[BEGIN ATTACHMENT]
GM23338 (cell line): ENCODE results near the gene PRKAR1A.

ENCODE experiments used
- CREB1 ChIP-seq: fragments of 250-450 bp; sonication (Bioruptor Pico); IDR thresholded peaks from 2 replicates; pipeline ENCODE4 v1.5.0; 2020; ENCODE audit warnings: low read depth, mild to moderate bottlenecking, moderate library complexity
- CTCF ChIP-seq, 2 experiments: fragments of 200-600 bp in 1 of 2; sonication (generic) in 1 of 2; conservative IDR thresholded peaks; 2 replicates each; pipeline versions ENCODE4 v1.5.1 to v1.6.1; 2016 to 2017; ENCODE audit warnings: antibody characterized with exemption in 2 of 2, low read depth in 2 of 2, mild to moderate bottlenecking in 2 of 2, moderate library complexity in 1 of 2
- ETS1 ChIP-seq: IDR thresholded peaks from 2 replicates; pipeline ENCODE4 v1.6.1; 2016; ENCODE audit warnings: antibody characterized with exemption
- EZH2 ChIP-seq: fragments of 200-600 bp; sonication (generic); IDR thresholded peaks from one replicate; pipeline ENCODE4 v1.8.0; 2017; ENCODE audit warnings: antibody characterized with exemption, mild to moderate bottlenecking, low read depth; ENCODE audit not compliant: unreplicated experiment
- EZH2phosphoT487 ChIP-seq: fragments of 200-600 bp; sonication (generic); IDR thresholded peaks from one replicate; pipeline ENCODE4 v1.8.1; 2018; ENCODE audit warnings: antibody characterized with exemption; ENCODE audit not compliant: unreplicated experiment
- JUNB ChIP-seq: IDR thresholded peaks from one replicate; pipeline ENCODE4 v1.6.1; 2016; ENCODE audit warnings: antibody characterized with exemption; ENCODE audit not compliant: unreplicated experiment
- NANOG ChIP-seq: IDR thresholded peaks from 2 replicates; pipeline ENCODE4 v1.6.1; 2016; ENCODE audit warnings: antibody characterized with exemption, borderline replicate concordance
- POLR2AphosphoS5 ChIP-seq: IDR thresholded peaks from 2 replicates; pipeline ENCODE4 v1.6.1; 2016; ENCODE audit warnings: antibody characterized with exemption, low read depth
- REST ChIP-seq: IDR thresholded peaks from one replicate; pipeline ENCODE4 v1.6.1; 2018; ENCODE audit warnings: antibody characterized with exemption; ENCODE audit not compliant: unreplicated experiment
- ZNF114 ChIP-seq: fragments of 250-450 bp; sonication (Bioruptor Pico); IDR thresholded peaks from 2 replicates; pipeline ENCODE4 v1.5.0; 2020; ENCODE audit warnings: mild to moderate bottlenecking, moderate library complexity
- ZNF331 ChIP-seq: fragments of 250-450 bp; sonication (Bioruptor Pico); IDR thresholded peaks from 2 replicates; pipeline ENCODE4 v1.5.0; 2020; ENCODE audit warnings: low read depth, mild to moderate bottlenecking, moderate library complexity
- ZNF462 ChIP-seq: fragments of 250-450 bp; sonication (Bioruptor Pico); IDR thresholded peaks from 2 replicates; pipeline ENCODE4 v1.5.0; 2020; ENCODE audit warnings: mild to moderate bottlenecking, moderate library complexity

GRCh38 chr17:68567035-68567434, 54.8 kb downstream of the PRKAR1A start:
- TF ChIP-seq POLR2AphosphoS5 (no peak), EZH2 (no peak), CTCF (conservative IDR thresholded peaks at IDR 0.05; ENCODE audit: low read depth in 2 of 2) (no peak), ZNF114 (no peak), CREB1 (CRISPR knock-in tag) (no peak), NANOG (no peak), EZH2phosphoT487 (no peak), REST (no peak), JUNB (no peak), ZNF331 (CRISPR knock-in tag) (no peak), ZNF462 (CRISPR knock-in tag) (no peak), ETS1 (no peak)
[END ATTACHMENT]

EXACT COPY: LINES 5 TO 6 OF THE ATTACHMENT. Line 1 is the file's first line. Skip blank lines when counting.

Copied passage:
- ETS1 ChIP-seq: IDR thresholded peaks from 2 replicates; pipeline ENCODE4 v1.6.1; 2016; ENCODE audit warnings: antibody characterized with exemption
- EZH2 ChIP-seq: fragments of 200-600 bp; sonication (generic); IDR thresholded peaks from one replicate; pipeline ENCODE4 v1.8.0; 2017; ENCODE audit warnings: antibody characterized with exemption, mild to moderate bottlenecking, low read depth; ENCODE audit not compliant: unreplicated experiment